Group seeks to eliminate tax havens
It might get harder for corporations to shop around for tax haven countries with lower rates to set up headquarters in after G20 leaders came to an initial agreement to set a minimum 15% corporate tax rate. The proposal could be finalized at October’s G20 summit in Rome.
As G20 nations account for 80% of the world’s gross domestic product and 75% of global trade, an agreement could trigger a fundamental shift in the relationships between governments and the world’s largest corporations.
“We have achieved a historic agreement on a more stable and fairer international tax architecture,” the ministers said in a final statement following two days of talks in Venice. “We endorse the key components of the two pillars on the reallocation of profits of multinational enterprises and an effective global minimum tax.”
Several E.U. members are G20 participants, as is the union itself. The E.U.’s Ireland, Hungary, and Estonia have voiced opposition to the plan. Ireland in particular has had success luring companies such as Google and Apple to locate to European headquarters in Dublin thanks to low corporate tax rates.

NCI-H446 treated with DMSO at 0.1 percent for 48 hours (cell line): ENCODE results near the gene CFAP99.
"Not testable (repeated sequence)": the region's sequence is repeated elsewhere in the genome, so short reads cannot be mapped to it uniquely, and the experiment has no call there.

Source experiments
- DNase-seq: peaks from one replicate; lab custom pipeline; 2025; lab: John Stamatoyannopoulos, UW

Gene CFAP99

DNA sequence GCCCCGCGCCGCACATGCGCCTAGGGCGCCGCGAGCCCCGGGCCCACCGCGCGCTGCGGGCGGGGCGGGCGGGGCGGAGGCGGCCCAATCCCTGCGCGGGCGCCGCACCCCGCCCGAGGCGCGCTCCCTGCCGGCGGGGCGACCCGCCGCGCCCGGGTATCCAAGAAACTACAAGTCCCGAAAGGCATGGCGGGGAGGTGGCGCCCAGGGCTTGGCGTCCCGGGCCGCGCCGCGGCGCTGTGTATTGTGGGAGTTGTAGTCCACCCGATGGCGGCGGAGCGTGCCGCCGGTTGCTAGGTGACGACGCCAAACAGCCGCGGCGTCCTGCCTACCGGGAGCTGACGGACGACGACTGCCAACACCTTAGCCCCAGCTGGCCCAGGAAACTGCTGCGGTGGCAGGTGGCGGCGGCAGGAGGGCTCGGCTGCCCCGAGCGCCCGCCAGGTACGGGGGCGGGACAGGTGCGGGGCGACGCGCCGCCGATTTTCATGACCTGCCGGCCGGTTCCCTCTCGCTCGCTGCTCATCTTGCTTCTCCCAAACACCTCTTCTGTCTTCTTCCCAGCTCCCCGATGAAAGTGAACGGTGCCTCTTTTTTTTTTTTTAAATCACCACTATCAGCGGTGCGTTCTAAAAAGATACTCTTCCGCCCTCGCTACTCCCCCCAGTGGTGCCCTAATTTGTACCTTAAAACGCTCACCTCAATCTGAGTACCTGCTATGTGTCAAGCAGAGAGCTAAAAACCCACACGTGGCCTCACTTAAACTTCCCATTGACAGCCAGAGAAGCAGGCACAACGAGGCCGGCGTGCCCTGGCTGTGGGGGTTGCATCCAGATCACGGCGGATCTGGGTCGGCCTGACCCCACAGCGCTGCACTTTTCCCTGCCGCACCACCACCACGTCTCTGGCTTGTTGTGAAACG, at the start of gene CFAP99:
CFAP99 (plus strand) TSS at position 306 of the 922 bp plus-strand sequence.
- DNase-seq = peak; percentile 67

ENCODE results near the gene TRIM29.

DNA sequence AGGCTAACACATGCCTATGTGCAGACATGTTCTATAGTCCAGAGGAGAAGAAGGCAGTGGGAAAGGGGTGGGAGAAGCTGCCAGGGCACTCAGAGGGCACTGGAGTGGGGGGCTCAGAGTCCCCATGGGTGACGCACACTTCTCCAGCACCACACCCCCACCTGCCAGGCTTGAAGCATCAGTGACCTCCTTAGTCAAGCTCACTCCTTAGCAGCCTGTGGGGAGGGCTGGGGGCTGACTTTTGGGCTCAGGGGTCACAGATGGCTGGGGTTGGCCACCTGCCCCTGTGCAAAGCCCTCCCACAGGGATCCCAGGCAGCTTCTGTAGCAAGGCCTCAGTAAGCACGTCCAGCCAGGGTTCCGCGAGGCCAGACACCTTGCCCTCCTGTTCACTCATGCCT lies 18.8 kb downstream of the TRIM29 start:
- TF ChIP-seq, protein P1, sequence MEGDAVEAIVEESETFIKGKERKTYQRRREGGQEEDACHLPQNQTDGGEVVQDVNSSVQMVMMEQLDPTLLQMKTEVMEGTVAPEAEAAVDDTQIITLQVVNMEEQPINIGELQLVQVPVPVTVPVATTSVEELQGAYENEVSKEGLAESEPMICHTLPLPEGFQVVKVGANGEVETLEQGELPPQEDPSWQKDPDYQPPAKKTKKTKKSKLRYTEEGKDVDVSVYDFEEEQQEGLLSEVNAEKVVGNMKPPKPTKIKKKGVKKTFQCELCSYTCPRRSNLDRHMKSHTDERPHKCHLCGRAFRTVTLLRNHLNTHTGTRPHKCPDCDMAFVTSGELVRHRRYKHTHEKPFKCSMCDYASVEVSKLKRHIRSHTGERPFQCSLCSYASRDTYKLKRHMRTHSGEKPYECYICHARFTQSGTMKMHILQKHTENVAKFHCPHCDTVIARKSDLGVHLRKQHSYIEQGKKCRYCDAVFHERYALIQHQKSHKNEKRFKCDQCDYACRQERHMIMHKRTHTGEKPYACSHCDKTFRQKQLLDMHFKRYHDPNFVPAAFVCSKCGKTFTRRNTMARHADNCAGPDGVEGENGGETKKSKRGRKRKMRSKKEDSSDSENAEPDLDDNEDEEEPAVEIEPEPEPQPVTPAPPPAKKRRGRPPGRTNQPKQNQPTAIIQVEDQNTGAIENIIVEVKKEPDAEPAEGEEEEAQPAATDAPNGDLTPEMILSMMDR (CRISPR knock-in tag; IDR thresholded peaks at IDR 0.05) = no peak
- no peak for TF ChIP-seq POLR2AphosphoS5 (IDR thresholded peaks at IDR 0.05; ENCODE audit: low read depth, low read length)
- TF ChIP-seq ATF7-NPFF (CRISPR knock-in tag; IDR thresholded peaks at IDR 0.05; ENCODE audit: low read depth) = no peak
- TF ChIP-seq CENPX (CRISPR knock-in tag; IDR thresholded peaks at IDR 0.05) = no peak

U.S Treasury Secretary Janet Yellen described the bidding for corporations’ favor as a “self-defeating international tax competition” and a “race that nobody has won.”
“This agreement contains a kind of enforcement mechanism that can be used to make sure that countries that are holdouts are not able to undermine — to use tax havens that undermine the operation of this global agreement,” she said.
French finance minister Bruno Le Maire, who had pushed for a 25% rate, hailed the agreement as a “tax revolution.” France also urged other G20 members to impose digital taxes on tech giants who do e-commerce business in their countries without having physical offices there. The G20 agreement would base taxation partly on where multinational corporations sell goods and services.